WRISTEN

LOOK BACK AT THE LAKES
Nov. 27, 1921
Undersheriffs, Fay Teeter and Thomas M. Walker are in Sterling investigating whether it was a stray bullet sent crashing into the upper window of the farmhouse of Herbert Eno, near Martville, or a shot fired intentionally.

CALL FOR VOLUNTEERS
• The SCAT Van service seeks volunteers for the winter months. For more information, call 253-0996. • The Cayuga County Veterans Van is inneed of a volunteer driver to transport veterans seeking medical treatment from the Syracuse Veterans Affairs Medical Center. To donate one day a week of time, call 253-1281 or email veterans@co.cayuga.ny.us. • Catholic Charities of the Finger Lakes needs volunteers to assist staff with answering phones, filing, cleaning and shoveling snow. The office is located at 134 E. Genesee St., Auburn. For more information, call Mandy O’Donovan at 253-2222 ext. 101. • The Cayuga/Seneca Community Action Agency seeks volunteers for its Free Clothing Program to help sort donations for sharing with the community. The agency also needs volunteers for its Head Start program. Participants can assist teachers and interact with children by singing, playing a musical instrument, dancing, reading a story or putting to use any other talents that can be shared with children. For more information, call 252-0038. • Auburn Memorial Hospital seeks volunteers to help dieticians collect menus and pass nourishing meals from 10 a.m. to 1 p.m. Mondays through Fridays. The hospital’s gift shop also seeks volunteers, and the cafeteria seeks a cashier from 10:30 a.m. to 1 p.m. Thursdays. A volunteer to do clerical work is also wanted. For more information, call the volunteer office at 255-7350. • The Cayuga County Office for the Aging seeks volunteers to deliver lunch meals to homebound seniors in Auburn. Volunteers would work one day a week for an hour and a half. For more information, call 253-1427. • The Finger Lakes SPCA of Central New York is seeking volunteers to assist at one Spay/Neuter Clinic per month. This clinic will be held on the first Friday of each month (in additionto the regularly scheduled clinics which are held on the second and fourth Friday of each month). Clinics are normally 12 to 14 hours in duration; shifts are available. Training is provided to anyone interested in this life-saving activity.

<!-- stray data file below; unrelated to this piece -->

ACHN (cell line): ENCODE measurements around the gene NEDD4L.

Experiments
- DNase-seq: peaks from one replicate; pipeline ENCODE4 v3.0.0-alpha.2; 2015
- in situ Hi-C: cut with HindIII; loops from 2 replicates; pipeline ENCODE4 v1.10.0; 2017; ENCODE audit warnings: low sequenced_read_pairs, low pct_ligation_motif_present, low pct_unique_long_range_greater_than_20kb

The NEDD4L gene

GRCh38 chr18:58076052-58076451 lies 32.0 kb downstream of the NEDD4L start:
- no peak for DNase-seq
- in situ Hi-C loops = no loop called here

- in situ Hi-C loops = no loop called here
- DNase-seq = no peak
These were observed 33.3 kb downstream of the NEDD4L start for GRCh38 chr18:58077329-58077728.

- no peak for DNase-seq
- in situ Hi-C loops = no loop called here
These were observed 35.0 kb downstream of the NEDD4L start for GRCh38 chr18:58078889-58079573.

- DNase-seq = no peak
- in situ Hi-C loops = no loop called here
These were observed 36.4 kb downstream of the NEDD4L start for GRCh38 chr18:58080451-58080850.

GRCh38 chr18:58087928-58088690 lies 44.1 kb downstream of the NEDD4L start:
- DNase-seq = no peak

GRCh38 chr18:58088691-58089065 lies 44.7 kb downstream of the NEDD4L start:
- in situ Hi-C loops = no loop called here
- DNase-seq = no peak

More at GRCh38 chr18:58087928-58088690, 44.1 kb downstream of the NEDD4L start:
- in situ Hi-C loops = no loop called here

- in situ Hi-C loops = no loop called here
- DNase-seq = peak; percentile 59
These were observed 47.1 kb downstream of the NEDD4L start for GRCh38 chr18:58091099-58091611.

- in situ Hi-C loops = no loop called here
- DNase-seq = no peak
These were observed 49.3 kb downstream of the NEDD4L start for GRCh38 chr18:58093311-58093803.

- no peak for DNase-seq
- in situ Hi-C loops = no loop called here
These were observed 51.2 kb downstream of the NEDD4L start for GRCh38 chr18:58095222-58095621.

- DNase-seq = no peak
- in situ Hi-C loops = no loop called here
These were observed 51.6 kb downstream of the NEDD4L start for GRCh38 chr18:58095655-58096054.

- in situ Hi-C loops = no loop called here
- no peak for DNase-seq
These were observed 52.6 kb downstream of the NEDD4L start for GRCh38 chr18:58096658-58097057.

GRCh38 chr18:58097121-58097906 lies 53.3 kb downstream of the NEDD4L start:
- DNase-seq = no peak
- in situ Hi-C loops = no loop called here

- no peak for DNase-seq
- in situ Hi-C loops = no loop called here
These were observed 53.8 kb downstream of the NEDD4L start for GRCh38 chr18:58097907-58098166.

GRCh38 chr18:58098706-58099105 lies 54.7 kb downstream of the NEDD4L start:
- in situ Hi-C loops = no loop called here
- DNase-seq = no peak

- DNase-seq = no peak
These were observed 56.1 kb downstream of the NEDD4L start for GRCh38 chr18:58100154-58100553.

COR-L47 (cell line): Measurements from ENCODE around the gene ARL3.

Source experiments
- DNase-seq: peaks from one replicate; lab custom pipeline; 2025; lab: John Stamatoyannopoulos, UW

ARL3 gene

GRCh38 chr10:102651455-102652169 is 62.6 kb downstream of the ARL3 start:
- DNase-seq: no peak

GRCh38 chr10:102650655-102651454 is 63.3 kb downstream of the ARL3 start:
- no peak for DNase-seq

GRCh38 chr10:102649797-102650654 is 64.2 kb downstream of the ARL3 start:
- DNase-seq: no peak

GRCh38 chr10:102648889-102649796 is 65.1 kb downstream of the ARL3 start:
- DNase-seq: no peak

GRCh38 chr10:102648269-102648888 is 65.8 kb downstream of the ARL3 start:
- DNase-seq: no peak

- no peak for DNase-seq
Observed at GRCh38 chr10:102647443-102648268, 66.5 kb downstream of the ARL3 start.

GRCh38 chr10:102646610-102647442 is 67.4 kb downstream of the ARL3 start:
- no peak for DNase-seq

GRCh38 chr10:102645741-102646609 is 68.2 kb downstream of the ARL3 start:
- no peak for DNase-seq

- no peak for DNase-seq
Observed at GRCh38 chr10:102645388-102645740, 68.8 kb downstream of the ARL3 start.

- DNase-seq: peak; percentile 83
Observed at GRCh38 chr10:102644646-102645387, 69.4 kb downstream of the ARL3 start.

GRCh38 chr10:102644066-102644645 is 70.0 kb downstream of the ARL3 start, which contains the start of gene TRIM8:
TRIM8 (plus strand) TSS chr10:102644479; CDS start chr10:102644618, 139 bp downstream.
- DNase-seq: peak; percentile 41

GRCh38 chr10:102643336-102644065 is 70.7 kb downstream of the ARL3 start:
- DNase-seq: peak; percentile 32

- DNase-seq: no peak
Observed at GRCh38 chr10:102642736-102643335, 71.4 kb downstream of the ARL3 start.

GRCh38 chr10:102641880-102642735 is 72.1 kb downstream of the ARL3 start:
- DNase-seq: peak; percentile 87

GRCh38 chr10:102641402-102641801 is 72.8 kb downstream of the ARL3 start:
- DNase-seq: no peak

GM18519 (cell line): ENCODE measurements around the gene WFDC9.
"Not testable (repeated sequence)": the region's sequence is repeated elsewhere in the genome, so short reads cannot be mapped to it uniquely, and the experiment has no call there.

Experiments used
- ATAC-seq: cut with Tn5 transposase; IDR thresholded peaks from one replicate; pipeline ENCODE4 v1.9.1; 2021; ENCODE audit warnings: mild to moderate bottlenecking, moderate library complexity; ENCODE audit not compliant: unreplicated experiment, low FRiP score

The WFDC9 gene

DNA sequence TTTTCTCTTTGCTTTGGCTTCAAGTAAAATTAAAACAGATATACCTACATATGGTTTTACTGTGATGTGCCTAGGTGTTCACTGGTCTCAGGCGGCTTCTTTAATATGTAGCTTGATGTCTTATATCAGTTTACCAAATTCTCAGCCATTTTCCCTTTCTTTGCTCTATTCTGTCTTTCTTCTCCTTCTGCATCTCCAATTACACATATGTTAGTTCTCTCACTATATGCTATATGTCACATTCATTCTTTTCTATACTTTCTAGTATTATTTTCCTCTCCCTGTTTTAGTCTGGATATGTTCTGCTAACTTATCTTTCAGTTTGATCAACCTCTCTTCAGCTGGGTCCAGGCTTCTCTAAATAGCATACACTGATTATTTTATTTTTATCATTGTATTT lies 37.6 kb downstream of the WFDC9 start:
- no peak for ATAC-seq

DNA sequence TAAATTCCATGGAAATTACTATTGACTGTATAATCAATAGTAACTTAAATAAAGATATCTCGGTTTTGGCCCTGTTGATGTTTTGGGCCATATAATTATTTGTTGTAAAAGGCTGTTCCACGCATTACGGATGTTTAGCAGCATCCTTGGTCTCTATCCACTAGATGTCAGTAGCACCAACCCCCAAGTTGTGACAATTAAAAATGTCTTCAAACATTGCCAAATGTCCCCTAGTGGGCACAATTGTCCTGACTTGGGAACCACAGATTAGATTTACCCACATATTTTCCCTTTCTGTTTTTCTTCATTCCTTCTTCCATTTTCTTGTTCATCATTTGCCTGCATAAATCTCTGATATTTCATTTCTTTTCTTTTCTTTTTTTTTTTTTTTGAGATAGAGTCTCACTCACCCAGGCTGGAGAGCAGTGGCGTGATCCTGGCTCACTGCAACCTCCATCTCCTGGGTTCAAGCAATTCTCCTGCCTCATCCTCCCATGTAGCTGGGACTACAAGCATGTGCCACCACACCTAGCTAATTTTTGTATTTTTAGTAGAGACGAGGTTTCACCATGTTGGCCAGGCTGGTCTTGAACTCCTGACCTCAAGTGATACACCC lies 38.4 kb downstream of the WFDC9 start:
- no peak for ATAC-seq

Nov. 27, 1956
Auburn’s newest bowling alley received its initial league play and action as leadoff man last night for the Firth Carpet League at Ukrainian Home was Bill Calipietro, president of the bowling circuit. The Ukrainian Home located at Perrine and Washington streets has installed eight new lanes, all equipped with automatic pin setting machines.

Nov. 27, 2001
A major multi-national corporation “famous for fighting everything” has dug in its heels as it prepares for a court battle with 35 Cayuga County families. General Electric Co. recently answered a lawsuit filed by the families with a flat denial of any responsibility for the contamination of more than 70 wells south of the former GE/Powerex plant here. The $10 million case will be heard by Supreme Court Judge Peter Corning, possibly by the end of 2002, said Stephen Schwarz, attorney for the plaintiffs. He expects a fight. “GE is taking a vigorous defensive posture,” Schwarz said. “They’re famous for fighting everything.” GE contends there’s no proven connection between its now-closed plant and the contaminated wells.
— Compiled by Linda Simmons

• The Community Soup Kitchen of First Love Ministries in Auburn needs volunteers to help prepare, serve and • Literacy Volunteers of Cayuga County is seeking volunteers cleanup lunches. Volunteers are asked to commit to working once a week. For more information, call Betty at to be trained as basic literacy and English as a second lan252-1984 or Lorraine at 252-4164. guage tutors. Participants do not need any teaching experience or fluency in another language. There is an18-hour tutor • Mercy Health and Rehabilitation Center is seeking voluntraining workshop, and an annual commitment of 60 to 75 hours. Participants are asked to meet with their student for at teers to pick up residents from their rooms and transport least two hours a week. For more information, call 253-5241. them to: occupational therapy from 8:30 a.m. to noon or 1 to 3 p.m.; physical therapy from 9 a.m. to noon or 1 to 4 p.m.; and beauty shop appointments beginning at 9 a.m. • Volunteers are sought to prepare free basic tax returns Mondays through Fridays. The center also seeks friendly through the United Way of Cayuga County’s CA$H program. Volunteers will work three hours per week from Jan. 17 visitors to work with residents at any time during the week; volunteers to assist with recreational activities; and people through April 15. Training is provided for IRS certification. to work in the gift shop from 10 a.m. to 12:30 p.m. or 12:30 There is no personal liability. For more information, call 253-9741 or email kkrasniak@unitedwayofcayugacounty.org. to 3 p.m. For more information, call 253-0351 ext. 310.